The changes came in response to widespread concerns over housing affordability
The Canada Mortgage and Housing Corporation has announced several changes to the “Prohibition on the Purchase of Residential Property by Non-Canadians Act”, which came into effect on January 1.
The ban forbids any direct or indirect purchase of residential property by non-Canadians for a two-year period.
CMHC said that it made some amendments in response to widespread concerns over housing affordability, in particular the expansion of “exceptions to allow non-Canadians to purchase a residential property in certain circumstances.”
The revisions now allow more work permit holders to purchase a home they can live in while working in Canada.
“Work permit holders are eligible if they have 183 days or more of validity remaining on their work permit or work authorization at the time of purchase, and they have not purchased more than one residential property,” CMHC said. “The current provisions on tax filings and previous work experience in Canada are being repealed.”
The revisions also repealed the prohibition on land zoned for residential and mixed purposes.
“Vacant land zoned for residential and mixed-use can now be purchased by non-Canadians and used for any purpose by the purchaser, including residential development,” CMHC said.
An exception for development has been included, allowing non-Canadians to purchase residential property for the purposes of development.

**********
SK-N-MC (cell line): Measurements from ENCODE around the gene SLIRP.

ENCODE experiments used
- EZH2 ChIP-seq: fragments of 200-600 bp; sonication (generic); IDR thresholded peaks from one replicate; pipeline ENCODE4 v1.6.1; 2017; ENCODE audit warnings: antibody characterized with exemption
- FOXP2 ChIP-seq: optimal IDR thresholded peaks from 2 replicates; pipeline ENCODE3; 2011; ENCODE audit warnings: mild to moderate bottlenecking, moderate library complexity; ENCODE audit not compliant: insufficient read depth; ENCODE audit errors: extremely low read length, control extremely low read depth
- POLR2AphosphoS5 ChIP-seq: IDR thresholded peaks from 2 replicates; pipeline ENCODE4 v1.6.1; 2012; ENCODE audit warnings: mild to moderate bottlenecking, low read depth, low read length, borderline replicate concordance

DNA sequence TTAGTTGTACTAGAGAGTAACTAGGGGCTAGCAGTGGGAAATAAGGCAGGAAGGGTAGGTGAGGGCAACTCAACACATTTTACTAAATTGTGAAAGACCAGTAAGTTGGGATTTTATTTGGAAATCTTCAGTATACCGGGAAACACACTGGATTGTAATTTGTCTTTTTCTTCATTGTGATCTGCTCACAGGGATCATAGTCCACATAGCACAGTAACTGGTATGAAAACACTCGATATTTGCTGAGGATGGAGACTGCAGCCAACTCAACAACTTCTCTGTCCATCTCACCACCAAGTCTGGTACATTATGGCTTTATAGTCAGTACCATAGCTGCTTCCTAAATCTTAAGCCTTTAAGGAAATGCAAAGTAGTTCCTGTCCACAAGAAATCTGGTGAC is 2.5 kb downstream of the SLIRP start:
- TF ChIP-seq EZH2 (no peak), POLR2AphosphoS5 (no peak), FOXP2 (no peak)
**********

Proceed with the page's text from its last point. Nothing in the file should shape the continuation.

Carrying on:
“The amendments also extend the exception currently applicable to publicly traded corporations under the Act, to publicly traded entities formed under the laws of Canada or a province and controlled by a non-Canadian,” CMHC said.
Additionally, the changes increased the threshold of foreign control for corporations investing in Canadian housing.
“With regards to privately held corporations or privately held entities formed under the laws of Canada or a province and controlled by a non-Canadian, the control threshold has increased from 3% to 10%,” CMHC said. “This aligns with the definition of ‘specified Canadian Corporation’ in the Underused Housing Tax Act.”
The changes came into force on March 27.
“These amendments will allow newcomers to put down roots in Canada through home ownership and businesses to create jobs and build homes by adding to the housing supply in Canadian cities,” said Ahmed Hussen, Minister of Housing and Diversity and Inclusion. “These amendments strike the right balance in ensuring that housing is used to house those living in Canada, rather than a speculative investment by foreign investors.”